All I Got was a Lousy Chocolate Bar.
by Risa Green
I’m not usually one to complain about my husband; most of the time, he’s pretty thoughtful, and he does his fair share with the kids, and I know that deep down, all he wants is to make me happy. Which are nice qualities to have in a husband. But somehow, this Mother’s Day, my husband seemed to have misplaced those qualities.
Let me just say that I don’t expect a fancy, expensive gift from my husband on Mother’s Day. In the past, I’ve gotten a cute dress (that I promptly exchanged for a cuter one), a silver necklace with my kids’ names on it, a beautiful pedestal mirror for my vanity…things like that. Usually, I drop hints starting a few weeks before; an “ooh, look at that mirror” as we stroll by a shop window, a page ripped out of a catalogue and conspicuously left on the kitchen counter, a subtle hint about how I really need some new things for summer. Usually, he gets the hint, and whatever it was that I mentioned ends up in pretty wrapping paper on Mother’s Day morning, and I pretend to be amazed at how good he is at picking out just the thing that I wanted (except for the dress, which was not at all what I wanted, and hence the exchange). This year was no different. I told my daughter about a shirt I liked in a store window; I casually mentioned a few times how much I really need a zoom lens for my camera; I pulled a picture of a table-top fire pit out of the Frontgate catalogue and left it on his nightstand. Nothing fancy. Nothing super-expensive. It’s not like I asked for diamonds or anything.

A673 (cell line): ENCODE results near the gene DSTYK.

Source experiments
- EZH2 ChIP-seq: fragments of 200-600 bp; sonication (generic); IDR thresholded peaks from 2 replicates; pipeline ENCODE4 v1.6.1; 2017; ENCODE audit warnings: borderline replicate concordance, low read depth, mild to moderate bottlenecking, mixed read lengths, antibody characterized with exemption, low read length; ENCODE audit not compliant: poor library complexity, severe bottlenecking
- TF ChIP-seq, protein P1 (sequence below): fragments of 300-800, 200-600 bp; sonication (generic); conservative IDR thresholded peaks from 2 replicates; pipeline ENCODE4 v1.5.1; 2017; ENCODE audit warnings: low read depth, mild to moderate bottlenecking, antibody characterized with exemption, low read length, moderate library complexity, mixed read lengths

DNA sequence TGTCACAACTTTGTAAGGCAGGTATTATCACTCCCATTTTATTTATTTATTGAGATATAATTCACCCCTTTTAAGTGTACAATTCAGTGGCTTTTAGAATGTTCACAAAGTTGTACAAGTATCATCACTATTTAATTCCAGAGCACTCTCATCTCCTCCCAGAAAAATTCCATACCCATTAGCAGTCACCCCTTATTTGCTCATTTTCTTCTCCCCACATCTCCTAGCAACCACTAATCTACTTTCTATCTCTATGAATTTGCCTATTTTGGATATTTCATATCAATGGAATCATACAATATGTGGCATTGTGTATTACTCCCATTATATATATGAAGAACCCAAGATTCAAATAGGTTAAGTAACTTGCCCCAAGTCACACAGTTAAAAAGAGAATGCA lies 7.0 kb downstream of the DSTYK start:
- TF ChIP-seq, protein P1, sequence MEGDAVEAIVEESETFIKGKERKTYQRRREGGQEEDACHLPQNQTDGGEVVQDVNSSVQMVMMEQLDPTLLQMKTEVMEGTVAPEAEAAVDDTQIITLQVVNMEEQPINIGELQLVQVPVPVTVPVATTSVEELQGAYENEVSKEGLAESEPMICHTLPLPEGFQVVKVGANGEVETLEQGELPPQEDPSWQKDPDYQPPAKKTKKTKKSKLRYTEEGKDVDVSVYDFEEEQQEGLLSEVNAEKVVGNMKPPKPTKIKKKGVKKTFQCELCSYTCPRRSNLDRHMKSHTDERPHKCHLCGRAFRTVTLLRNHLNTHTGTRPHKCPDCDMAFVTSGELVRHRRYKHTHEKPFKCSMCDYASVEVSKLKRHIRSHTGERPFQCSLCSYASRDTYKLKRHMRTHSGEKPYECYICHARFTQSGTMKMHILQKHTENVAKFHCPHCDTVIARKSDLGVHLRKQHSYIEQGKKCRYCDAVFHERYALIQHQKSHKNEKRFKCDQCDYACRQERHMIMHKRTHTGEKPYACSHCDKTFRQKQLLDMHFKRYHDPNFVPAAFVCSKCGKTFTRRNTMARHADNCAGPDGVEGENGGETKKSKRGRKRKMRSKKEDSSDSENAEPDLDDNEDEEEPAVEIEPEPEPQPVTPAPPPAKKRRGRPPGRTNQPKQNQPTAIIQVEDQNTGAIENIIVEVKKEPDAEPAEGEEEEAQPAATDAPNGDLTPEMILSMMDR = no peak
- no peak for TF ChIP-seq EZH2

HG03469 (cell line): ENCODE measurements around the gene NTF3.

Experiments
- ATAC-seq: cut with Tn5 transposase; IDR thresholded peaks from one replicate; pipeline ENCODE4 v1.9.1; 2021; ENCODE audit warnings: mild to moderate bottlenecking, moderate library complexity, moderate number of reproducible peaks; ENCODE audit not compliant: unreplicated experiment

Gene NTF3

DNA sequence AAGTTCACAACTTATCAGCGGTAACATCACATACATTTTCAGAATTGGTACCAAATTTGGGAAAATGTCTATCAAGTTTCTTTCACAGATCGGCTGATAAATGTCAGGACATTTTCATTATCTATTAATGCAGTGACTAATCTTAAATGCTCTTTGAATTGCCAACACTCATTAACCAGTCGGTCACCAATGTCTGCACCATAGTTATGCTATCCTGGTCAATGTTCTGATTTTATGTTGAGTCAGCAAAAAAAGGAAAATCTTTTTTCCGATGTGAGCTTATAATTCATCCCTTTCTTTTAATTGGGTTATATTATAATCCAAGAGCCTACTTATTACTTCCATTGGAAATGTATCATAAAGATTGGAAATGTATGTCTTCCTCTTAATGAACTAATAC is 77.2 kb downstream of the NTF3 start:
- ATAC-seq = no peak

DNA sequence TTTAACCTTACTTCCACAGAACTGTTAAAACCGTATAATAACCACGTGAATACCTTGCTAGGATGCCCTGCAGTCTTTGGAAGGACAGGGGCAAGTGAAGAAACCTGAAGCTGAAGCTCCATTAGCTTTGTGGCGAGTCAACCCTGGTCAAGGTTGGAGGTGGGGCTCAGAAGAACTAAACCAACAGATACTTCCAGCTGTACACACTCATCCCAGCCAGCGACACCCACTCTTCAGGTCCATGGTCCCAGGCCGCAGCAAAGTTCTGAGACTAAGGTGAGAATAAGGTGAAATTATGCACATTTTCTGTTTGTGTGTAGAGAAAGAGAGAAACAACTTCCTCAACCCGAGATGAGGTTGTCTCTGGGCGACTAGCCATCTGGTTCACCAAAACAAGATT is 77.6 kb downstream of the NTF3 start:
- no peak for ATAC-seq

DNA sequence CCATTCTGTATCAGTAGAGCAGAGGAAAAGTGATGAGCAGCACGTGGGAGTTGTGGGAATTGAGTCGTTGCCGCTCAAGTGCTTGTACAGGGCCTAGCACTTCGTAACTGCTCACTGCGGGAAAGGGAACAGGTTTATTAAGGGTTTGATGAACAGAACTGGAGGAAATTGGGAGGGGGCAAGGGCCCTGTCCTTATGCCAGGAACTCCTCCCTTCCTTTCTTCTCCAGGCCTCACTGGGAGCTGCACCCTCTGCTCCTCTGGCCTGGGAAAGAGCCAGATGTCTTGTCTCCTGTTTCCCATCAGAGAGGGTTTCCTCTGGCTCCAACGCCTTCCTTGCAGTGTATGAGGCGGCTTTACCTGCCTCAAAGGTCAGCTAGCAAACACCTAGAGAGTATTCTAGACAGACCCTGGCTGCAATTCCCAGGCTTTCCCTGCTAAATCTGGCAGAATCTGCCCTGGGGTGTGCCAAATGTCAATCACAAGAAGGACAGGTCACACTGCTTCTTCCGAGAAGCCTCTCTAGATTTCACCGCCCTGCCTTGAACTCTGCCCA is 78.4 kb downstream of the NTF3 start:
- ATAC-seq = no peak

The night before Mother’s Day we went out with some friends and got home late – almost midnight, in fact. As I was brushing my teeth, my husband reminded me that it was going to be Mother’s Day in just a few minutes, and asked if I wanted my present now. I told him sure. And I’ll be honest, I was kind of excited, because if he couldn’t even wait to give it to me until the morning, then I figured that it must have been a pretty good present. Maybe, I thought, he’d gotten me the ring I’d fallen in love with at the fundraising boutique for my daughter’s school. Or, maybe he’d gotten me the purse that I’ve been drooling over for two months but that I knew was too expensive for me to justify buying for myself.